The researchers haven’t provided details about their plans, but experts contacted by the New York Times speculate that the scientists might look for mutations that might be associated with mental illnesses — and ones that might also increase the risk for violence.
In addition, they might look at Lanza’s genes to see if there is anything unusual such as gene duplications, gene deletions or unexpected mutations.
The announcement is getting mixed reactions among experts, according to ABC News.
Arthur Beaudet, a professor at Baylor College of Medicine, believes studying genetic abnormalities can help experts better understand who is at risk and figure out better treatments to preventing mass shootings.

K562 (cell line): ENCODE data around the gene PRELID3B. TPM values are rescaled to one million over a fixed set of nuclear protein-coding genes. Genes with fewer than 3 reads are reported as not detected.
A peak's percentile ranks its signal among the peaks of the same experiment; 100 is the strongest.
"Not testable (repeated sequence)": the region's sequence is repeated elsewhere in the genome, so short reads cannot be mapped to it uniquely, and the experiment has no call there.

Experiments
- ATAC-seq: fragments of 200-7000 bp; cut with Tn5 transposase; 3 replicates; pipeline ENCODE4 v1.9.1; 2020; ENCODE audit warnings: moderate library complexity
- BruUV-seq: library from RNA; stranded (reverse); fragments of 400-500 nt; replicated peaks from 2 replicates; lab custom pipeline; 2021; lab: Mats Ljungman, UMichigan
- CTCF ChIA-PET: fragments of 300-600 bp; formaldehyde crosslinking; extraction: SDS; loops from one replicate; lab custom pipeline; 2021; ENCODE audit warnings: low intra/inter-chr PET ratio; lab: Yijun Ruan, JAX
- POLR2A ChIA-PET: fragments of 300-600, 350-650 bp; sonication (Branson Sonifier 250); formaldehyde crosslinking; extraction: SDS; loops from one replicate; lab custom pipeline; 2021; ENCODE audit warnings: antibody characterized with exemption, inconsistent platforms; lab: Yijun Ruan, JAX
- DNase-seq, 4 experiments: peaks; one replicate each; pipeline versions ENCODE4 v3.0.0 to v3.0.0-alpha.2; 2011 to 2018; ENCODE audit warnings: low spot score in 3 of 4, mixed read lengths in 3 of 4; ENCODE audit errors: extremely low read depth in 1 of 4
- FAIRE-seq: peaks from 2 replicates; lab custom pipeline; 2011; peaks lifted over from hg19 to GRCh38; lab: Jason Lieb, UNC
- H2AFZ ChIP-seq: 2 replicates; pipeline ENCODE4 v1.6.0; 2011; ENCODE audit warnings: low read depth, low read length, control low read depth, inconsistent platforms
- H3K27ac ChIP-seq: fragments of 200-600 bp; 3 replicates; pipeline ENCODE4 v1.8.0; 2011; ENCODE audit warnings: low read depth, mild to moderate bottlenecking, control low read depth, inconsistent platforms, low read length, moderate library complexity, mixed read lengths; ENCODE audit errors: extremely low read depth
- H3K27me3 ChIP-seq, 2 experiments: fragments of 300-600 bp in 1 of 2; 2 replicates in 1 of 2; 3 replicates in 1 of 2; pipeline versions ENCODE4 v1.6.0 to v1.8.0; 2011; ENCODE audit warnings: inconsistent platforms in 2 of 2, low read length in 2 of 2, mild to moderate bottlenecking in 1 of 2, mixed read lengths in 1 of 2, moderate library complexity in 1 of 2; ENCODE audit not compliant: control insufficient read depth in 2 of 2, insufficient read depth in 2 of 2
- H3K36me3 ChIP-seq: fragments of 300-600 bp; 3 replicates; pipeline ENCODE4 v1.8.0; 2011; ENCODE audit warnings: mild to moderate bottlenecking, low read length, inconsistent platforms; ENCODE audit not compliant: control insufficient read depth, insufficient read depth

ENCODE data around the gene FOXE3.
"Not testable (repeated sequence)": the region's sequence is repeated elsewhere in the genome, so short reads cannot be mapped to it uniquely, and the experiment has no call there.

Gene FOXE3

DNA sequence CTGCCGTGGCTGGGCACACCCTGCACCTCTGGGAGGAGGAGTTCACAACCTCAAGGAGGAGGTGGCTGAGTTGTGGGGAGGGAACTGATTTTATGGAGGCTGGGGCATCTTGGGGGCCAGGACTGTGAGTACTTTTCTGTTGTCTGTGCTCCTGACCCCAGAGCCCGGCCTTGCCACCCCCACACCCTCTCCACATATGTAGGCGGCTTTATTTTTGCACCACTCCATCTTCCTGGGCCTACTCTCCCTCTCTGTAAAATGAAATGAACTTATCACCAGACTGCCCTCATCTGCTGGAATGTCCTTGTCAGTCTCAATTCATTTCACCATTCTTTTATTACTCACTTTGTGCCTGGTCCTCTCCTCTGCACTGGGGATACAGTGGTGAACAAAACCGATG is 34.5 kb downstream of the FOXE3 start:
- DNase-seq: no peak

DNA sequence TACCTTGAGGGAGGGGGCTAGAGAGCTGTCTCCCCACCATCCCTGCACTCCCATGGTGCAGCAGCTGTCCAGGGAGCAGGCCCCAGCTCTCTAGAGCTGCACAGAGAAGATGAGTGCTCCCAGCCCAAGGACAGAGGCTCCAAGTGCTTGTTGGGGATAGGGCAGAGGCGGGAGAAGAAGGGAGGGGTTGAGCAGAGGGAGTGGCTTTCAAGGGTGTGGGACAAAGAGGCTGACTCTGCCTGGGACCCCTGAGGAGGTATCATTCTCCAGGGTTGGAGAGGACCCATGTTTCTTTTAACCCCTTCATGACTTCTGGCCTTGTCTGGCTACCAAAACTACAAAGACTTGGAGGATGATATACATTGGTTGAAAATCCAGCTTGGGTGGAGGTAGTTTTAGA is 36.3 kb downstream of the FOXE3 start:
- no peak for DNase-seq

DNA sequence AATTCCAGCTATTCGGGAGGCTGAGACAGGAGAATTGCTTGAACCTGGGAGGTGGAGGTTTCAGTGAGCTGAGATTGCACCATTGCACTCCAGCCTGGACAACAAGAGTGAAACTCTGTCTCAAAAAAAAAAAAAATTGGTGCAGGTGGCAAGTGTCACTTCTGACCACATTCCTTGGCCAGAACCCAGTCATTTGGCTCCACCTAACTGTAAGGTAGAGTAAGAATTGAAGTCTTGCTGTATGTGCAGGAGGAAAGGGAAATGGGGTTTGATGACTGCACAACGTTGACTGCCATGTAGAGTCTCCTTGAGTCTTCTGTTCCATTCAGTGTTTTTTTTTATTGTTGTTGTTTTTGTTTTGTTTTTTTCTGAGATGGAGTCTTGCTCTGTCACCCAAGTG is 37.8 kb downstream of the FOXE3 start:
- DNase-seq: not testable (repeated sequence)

Other experts, such as Dr. Harold Bursztajn, a professor of psychiatry at Harvard Medical School, question what the University of Connecticut researchers could “even be looking for at this point.”
“Given how wide the net would have to be cast and given the problem of false positives in testing, it is much more likely we would go ahead and find some misleading genetic markers, which would later be proven false while unnecessarily stigmatizing a very large group of people,” Bursztajn told ABC News.
No matter what results the study might yield, researchers will have a challenge because there is not enough data to compare it to, according to Dr. Heidi Tissenbaum of the University of Massachusetts medical school.
“The problem is there might be a genetic component, but we don’t have enough of a sample size,” Tissenbaum told New York magazine. “I think it’s much more than a simple genetic answer, but an interplay between genetics and environment.”